In my more ignorant days, that is, my early days as an undergraduate student of physics, I would say that string theory doesn’t deserve to be funded. In fact, I would have said it wasn’t really physics, or at least that nobody have proved that string theory was physics to me. That has changed. No, my actual view of string theory vis-à-vis physics has not changed; but what has, is my view of the relationship between all of the human endeavors to understand the world, or, more broadly, “what is the case” —even what might be the case. This change has come about as a direct result of my studies of philosophy and, really, my understanding of how the human condition, in its healthiest state, is heavily embedded in the process called the “liberal arts.” The more thoroughly a culture, subculture, or community is actively involved in the liberal arts, the healthier it is. As a general rule, the come in bunches, too. A community that is interested in naturalism, observing wildlife and geological features, will often have interests that extend beyond this, perhaps, into fine arts and literature. There is certainly something to be said about the interconnectedness of the liberal arts and how, when tugged upon one node, the rest of the web of liberal arts begins to follow; but that is beyond the scope of what I want to say here. What I want to do is express the importance of some very unusual intellectual activity and inquiry, such as string theory, should be nurtured, just to see where it goes.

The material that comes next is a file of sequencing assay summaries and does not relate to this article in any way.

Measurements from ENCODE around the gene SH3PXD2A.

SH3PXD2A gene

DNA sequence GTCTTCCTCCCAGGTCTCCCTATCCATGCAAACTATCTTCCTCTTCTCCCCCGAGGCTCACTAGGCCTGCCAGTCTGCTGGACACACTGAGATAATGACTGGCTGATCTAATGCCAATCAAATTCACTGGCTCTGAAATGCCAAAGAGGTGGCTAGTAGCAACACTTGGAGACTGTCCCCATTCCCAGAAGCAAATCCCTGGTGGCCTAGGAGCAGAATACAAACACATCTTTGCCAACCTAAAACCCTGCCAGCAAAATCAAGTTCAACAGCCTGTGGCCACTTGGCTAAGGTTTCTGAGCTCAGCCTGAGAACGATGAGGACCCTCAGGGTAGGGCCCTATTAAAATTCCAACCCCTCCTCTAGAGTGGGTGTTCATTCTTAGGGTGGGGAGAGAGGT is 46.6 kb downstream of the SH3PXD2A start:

Given the way I used to think about science, a common sentiment that is, in a way, levied against string theory is that it doesn’t present an imminent technological product. However, there is an historical moral to this story. Remember, science, especially in its earliest forms, has not always been the subject of tangible advance of any particular kind —and Kuhnians would say that that has never been the case. So if it is the fact that you do say, “okay, it’s maybe a science, but vaguely,” don’t be so quick to dismiss. One the other hand, if you view it as purely mathematics, then, again, mathematics tend to sit in large tomes, being rediscovered later. In other words, it is worth remembering that mathematics often doesn’t present any kind of immediate result, though many have a romanticized view of mathematics as the engine, fuel, and ignition of physics. Not so. To further advance the idea of “who knows what will come of it,” the history of mathematics is a good example: There was no way of telling that Gauss’ idea about the problem of Euclid’s fifth postulate would end up giving us the necessary framework for GPS navigation.